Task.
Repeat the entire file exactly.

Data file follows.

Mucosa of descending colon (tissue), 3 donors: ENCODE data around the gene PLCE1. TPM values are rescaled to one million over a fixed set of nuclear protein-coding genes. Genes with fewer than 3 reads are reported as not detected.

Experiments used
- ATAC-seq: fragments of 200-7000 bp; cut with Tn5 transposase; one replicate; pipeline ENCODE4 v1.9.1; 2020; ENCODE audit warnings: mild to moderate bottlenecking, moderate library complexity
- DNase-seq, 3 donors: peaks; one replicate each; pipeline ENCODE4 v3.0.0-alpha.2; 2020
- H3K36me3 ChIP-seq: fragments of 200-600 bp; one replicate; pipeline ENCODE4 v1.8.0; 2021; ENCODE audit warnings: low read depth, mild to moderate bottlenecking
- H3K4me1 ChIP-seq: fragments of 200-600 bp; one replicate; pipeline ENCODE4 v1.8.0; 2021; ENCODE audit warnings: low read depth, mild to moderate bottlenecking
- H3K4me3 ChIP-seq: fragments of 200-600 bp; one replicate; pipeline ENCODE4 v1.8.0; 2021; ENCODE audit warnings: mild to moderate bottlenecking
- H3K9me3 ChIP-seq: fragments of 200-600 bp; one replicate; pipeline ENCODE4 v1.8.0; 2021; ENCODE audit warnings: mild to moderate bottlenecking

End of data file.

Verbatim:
Mucosa of descending colon (tissue), 3 donors: ENCODE data around the gene PLCE1. TPM values are rescaled to one million over a fixed set of nuclear protein-coding genes. Genes with fewer than 3 reads are reported as not detected.

Experiments used
- ATAC-seq: fragments of 200-7000 bp; cut with Tn5 transposase; one replicate; pipeline ENCODE4 v1.9.1; 2020; ENCODE audit warnings: mild to moderate bottlenecking, moderate library complexity
- DNase-seq, 3 donors: peaks; one replicate each; pipeline ENCODE4 v3.0.0-alpha.2; 2020
- H3K36me3 ChIP-seq: fragments of 200-600 bp; one replicate; pipeline ENCODE4 v1.8.0; 2021; ENCODE audit warnings: low read depth, mild to moderate bottlenecking
- H3K4me1 ChIP-seq: fragments of 200-600 bp; one replicate; pipeline ENCODE4 v1.8.0; 2021; ENCODE audit warnings: low read depth, mild to moderate bottlenecking
- H3K4me3 ChIP-seq: fragments of 200-600 bp; one replicate; pipeline ENCODE4 v1.8.0; 2021; ENCODE audit warnings: mild to moderate bottlenecking
- H3K9me3 ChIP-seq: fragments of 200-600 bp; one replicate; pipeline ENCODE4 v1.8.0; 2021; ENCODE audit warnings: mild to moderate bottlenecking